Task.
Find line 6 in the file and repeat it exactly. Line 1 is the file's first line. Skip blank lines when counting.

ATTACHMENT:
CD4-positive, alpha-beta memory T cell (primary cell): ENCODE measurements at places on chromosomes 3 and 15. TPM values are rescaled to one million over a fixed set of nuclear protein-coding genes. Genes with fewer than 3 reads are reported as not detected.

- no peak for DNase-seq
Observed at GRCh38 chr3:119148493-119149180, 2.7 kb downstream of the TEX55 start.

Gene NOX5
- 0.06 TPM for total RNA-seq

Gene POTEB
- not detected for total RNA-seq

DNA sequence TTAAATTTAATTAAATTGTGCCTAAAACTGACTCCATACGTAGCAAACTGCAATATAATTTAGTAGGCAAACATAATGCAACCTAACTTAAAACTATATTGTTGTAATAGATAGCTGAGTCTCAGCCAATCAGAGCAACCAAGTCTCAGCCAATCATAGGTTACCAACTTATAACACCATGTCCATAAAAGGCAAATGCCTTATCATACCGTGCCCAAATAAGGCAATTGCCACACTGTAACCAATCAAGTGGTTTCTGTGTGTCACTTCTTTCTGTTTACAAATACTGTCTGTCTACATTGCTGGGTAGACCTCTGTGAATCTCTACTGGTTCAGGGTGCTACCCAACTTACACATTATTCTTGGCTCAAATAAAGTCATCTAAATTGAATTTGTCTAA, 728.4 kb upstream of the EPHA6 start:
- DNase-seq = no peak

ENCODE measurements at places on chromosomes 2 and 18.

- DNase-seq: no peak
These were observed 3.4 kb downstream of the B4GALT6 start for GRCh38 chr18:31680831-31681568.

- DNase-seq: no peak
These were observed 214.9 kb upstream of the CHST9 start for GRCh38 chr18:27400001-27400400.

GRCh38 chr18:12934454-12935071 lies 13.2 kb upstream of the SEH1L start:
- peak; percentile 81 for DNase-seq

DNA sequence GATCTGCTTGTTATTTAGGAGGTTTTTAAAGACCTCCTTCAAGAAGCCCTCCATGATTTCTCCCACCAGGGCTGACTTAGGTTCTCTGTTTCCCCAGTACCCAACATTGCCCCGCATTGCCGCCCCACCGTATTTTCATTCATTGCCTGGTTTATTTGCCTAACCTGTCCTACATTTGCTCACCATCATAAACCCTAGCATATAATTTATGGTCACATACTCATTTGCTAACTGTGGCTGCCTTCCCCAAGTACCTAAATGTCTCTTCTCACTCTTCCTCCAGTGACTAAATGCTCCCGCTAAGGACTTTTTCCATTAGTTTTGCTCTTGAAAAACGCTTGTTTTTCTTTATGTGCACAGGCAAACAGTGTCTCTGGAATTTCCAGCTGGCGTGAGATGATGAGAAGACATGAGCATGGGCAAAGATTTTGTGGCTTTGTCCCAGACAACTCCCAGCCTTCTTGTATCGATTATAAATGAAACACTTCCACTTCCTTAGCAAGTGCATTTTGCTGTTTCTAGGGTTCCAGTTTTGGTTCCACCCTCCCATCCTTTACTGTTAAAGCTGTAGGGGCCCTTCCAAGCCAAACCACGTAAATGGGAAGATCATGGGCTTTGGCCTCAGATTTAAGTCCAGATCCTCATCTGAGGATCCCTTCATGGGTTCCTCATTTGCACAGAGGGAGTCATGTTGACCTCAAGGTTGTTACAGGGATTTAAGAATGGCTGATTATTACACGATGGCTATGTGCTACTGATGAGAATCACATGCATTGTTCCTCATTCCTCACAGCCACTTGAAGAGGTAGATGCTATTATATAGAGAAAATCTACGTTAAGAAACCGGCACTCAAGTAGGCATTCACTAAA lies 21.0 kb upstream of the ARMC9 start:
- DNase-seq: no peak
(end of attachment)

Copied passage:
Gene POTEB